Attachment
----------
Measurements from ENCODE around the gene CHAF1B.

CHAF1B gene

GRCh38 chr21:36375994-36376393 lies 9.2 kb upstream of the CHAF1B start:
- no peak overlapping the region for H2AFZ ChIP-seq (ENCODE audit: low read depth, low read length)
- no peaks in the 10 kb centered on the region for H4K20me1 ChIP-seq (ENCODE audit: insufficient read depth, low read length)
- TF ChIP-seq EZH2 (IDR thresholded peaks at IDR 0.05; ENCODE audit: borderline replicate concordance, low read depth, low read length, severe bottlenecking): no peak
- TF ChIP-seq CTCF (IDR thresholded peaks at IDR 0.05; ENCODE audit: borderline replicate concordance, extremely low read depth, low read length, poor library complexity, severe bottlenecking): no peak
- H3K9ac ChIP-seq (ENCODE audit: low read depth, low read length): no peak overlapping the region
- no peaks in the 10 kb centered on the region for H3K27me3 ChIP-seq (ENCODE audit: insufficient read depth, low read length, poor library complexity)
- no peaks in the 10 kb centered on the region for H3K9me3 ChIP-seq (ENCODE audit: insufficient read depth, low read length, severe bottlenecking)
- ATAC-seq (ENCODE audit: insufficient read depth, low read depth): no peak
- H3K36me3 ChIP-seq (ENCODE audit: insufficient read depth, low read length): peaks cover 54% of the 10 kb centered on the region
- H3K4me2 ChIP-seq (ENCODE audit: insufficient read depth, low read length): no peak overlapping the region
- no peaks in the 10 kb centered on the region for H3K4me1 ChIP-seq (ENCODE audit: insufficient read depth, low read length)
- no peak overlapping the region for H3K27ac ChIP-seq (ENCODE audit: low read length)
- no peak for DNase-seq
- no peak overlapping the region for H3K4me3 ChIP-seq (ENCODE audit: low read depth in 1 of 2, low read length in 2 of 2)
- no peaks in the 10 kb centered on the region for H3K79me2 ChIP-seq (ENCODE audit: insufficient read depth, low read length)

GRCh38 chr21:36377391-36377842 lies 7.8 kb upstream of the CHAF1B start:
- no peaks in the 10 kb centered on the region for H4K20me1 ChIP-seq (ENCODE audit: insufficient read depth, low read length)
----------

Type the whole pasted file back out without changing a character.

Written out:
Measurements from ENCODE around the gene CHAF1B.

CHAF1B gene

GRCh38 chr21:36375994-36376393 lies 9.2 kb upstream of the CHAF1B start:
- no peak overlapping the region for H2AFZ ChIP-seq (ENCODE audit: low read depth, low read length)
- no peaks in the 10 kb centered on the region for H4K20me1 ChIP-seq (ENCODE audit: insufficient read depth, low read length)
- TF ChIP-seq EZH2 (IDR thresholded peaks at IDR 0.05; ENCODE audit: borderline replicate concordance, low read depth, low read length, severe bottlenecking): no peak
- TF ChIP-seq CTCF (IDR thresholded peaks at IDR 0.05; ENCODE audit: borderline replicate concordance, extremely low read depth, low read length, poor library complexity, severe bottlenecking): no peak
- H3K9ac ChIP-seq (ENCODE audit: low read depth, low read length): no peak overlapping the region
- no peaks in the 10 kb centered on the region for H3K27me3 ChIP-seq (ENCODE audit: insufficient read depth, low read length, poor library complexity)
- no peaks in the 10 kb centered on the region for H3K9me3 ChIP-seq (ENCODE audit: insufficient read depth, low read length, severe bottlenecking)
- ATAC-seq (ENCODE audit: insufficient read depth, low read depth): no peak
- H3K36me3 ChIP-seq (ENCODE audit: insufficient read depth, low read length): peaks cover 54% of the 10 kb centered on the region
- H3K4me2 ChIP-seq (ENCODE audit: insufficient read depth, low read length): no peak overlapping the region
- no peaks in the 10 kb centered on the region for H3K4me1 ChIP-seq (ENCODE audit: insufficient read depth, low read length)
- no peak overlapping the region for H3K27ac ChIP-seq (ENCODE audit: low read length)
- no peak for DNase-seq
- no peak overlapping the region for H3K4me3 ChIP-seq (ENCODE audit: low read depth in 1 of 2, low read length in 2 of 2)
- no peaks in the 10 kb centered on the region for H3K79me2 ChIP-seq (ENCODE audit: insufficient read depth, low read length)

GRCh38 chr21:36377391-36377842 lies 7.8 kb upstream of the CHAF1B start:
- no peaks in the 10 kb centered on the region for H4K20me1 ChIP-seq (ENCODE audit: insufficient read depth, low read length)